avoid embarrassment, or to help in propaganda efforts. Most military
secrets are tactical in nature, such as the strengths and weaknesses
of weapon systems, tactics, training methods, plans, and the number
and location of specific weapons. Some secrets involve information in
broader areas, such as secure communications, cryptography,
intelligence operations, and cooperation with third parties.[citation
Views on secrecy
Wikiquote has quotations related to: Secrets
Excessive secrecy is often cited  as a source of much human
conflict. One may have to lie in order to hold a secret, which might
lead to psychological repercussions.[original research?] The
alternative, declining to answer when asked something, may suggest the
answer and may therefore not always be suitable for keeping a secret.
Also, the other may insist that one answer the question.[improper
synthesis?] Nearly 2500 years ago,
Sophocles wrote, "Do nothing
secretly; for Time sees and hears all things, and discloses all." And
Gautama Siddhartha, the Buddha, once said "Three things cannot long
stay hidden: the sun, the moon and the truth". The Bible addresses
this: "Be sure your sin will find you out." Numbers 32:23[citation
Secrecy in art
Das Geheimnis (The Secret), Felix Nussbaum
A Stolen Interview, Edmund Blair Leighton
First secret confidence to Venus, François Jouffroy
A Secret from on High, Hippolyte Moulin
The Secret, Moritz Stifter
Don't ask, don't tell
Freedom of information legislation
Need to know
Somebody Else's Problem
State Secrets Privilege
^ Shannon, C.E. (1946–1948). "Communication Theory of Secrecy
Systems" (PDF): 1.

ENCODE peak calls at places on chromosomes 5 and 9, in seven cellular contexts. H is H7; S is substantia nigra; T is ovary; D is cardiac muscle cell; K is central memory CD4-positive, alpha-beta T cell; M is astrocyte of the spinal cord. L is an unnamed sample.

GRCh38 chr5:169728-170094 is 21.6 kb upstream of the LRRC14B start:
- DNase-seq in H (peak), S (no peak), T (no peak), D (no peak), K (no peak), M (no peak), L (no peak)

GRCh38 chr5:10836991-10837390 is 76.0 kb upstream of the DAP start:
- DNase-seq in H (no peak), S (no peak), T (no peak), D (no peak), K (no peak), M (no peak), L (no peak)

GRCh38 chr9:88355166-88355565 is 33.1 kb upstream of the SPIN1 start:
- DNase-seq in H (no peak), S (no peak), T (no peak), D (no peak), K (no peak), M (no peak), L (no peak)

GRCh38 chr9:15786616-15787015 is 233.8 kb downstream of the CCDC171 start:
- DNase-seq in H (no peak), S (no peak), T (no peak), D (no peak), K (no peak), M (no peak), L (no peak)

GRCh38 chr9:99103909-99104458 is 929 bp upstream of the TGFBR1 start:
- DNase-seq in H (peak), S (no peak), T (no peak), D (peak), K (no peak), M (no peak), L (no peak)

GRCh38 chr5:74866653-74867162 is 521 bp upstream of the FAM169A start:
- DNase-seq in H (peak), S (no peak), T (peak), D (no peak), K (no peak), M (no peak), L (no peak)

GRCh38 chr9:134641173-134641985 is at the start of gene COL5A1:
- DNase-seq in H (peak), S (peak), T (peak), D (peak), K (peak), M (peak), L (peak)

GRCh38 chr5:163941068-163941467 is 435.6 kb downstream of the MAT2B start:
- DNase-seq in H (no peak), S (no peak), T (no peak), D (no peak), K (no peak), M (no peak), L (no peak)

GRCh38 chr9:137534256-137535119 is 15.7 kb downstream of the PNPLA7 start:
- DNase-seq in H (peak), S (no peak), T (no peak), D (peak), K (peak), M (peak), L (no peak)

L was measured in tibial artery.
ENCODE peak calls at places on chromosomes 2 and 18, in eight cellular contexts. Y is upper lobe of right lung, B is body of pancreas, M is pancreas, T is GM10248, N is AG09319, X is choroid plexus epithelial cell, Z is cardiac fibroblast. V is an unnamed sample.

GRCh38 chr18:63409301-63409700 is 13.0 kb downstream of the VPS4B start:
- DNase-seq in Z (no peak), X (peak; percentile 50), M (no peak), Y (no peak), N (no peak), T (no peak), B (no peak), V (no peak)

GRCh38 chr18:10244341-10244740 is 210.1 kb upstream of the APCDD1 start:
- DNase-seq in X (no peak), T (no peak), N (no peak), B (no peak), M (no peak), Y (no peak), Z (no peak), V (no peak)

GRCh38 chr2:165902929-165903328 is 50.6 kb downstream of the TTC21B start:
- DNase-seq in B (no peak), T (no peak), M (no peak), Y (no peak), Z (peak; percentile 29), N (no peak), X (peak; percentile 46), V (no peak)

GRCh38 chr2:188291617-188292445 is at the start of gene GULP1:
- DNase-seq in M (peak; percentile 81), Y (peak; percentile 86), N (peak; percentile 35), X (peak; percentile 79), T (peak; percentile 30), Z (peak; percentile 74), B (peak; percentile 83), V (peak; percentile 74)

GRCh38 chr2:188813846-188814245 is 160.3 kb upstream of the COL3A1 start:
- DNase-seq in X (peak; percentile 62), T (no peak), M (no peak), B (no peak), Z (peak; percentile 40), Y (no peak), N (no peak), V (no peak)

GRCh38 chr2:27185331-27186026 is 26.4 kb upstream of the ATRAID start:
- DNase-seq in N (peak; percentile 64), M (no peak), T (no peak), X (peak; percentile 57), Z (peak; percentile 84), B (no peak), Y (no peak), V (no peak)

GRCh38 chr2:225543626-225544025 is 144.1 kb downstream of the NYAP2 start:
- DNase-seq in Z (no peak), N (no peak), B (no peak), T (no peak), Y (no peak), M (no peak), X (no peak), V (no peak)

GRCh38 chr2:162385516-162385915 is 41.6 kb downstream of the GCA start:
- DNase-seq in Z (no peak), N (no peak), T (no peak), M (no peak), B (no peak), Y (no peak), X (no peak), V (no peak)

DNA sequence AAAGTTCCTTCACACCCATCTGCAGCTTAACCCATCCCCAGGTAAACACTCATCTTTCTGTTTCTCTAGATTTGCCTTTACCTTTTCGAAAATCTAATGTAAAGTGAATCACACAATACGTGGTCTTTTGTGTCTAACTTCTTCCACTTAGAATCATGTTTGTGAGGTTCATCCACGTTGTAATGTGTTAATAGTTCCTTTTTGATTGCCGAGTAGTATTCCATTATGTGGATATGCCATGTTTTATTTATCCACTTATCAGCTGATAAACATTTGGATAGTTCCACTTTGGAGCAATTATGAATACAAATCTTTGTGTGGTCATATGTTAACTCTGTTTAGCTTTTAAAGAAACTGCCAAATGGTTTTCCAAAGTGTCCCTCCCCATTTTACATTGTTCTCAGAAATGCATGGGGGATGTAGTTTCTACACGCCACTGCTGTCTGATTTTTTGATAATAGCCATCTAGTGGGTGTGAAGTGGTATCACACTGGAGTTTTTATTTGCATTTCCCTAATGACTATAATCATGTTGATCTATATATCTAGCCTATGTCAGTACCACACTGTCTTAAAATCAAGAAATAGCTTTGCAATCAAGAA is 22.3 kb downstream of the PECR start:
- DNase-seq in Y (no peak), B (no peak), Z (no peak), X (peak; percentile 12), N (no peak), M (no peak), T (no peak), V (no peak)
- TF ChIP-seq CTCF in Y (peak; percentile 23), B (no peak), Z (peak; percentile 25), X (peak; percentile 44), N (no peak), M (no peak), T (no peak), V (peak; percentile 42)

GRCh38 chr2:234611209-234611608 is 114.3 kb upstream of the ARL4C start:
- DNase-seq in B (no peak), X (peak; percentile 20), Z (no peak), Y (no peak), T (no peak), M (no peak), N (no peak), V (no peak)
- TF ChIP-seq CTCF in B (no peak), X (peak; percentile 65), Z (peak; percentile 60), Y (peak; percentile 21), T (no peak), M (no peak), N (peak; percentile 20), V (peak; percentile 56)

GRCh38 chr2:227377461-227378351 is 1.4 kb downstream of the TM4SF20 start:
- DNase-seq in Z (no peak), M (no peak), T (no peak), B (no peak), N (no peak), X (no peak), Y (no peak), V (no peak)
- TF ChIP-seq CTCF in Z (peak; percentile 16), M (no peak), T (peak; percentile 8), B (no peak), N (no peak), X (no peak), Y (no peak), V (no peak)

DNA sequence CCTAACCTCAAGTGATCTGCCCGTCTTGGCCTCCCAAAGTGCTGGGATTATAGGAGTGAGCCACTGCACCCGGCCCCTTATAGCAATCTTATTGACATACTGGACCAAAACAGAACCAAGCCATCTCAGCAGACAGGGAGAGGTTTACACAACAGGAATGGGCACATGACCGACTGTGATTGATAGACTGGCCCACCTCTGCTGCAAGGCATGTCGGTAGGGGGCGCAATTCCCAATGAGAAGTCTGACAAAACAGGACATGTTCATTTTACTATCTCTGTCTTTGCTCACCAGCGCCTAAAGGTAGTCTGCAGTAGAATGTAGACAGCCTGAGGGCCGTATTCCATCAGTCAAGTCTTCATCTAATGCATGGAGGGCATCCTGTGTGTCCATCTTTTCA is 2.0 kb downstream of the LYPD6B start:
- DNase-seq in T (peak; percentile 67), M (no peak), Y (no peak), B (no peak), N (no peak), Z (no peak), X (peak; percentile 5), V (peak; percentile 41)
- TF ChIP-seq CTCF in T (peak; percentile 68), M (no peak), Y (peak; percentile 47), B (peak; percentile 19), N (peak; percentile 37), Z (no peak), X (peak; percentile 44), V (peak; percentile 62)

^ Lightfoot, Geoffrey, and Tomasz Piotr Wisniewski. "Information
asymmetry and power in a surveillance society." Information and
Organization 24.4 (2014): 214-235.
Arnold, Jason Ross (2014).
Secrecy in the Sunshine Era: The Promise
and Failures of U.S. Open
Government Laws. University Press of Kansas.
ISBN 978-0700619924. *
Birchall, Clare (March 2011). ""There's been too much secrecy in this
City": The false choice between secrecy and transparency in US
politics". Cultural Politics. Duke University Press. 7 (1): 133–156.
Birchall, Clare (December 2011). "Introduction to secrecy and
transparency: the politics of opacity and openness". Theory, Culture
& Society. Sage. 28 (7–8): 7–25.
Birchall, Clare (December 2011). "Transparency interrupted: secrets of
the left". Theory, Culture & Society. Sage. 28 (7–8): 60–84.
Bok, Sissela (1989). Secrets: on the ethics of concealment and
revelation. New York: Vintage Books. ISBN 9780679724735.
Canal, Vicente Aceituno (April 2006). "How secret is a secret?". ISSA
Gidiere III, P. Stephen (2006). The federal information manual: how
the government collects, manages, and discloses information under FOIA
and other statutes. Chicago: American Bar Association.
Maret (ed.), Susan (2014).
Government secrecy, Research in Social
Problems and Public Policy, vol. 19. Bingley, UK: Emerald.
ISSN 0196-1152. CS1 maint: Extra text: authors list (link)
Plunkett, Geoff (2014). Death by mustard gas: how military secrecy and
lost weapons can kill. Newport, New South Wales: Big Sky Publishing.
Roberts, Alasdair (2006). Blacked out: government secrecy in the
information age. Cambridge New York: Cambridge University Press.
Schneier, Bruce (2004). Secrets and lies: digital security in a
networked world. Indianapolis, Indiana: Wiley.
Secrecy Legal News and Research". JURIST.
Taylor, Henry (1991), "Sir Henry Taylor (1800-86): On secrecy", in
Gross, John J., The Oxford book of essays, Oxford England New York:
Oxford University Press, ISBN 9780192141859.
Also available as: Taylor, Henry (1836), "On secrecy", in Taylor,
Henry, The statesman, London: Longman, Rees, Orme, Brown, Green, &
Longman, pp. 128–131, OCLC 4790233. Preview.
Wikimedia Commons has media related to Secrecy.
Wikiquote has quotations related to: Secrecy
Look up secret or covert in Wiktionary, the free dictionary.
An Open Source Collection of Readings on Secrecy
Secrecy News from the Federation of American Scientists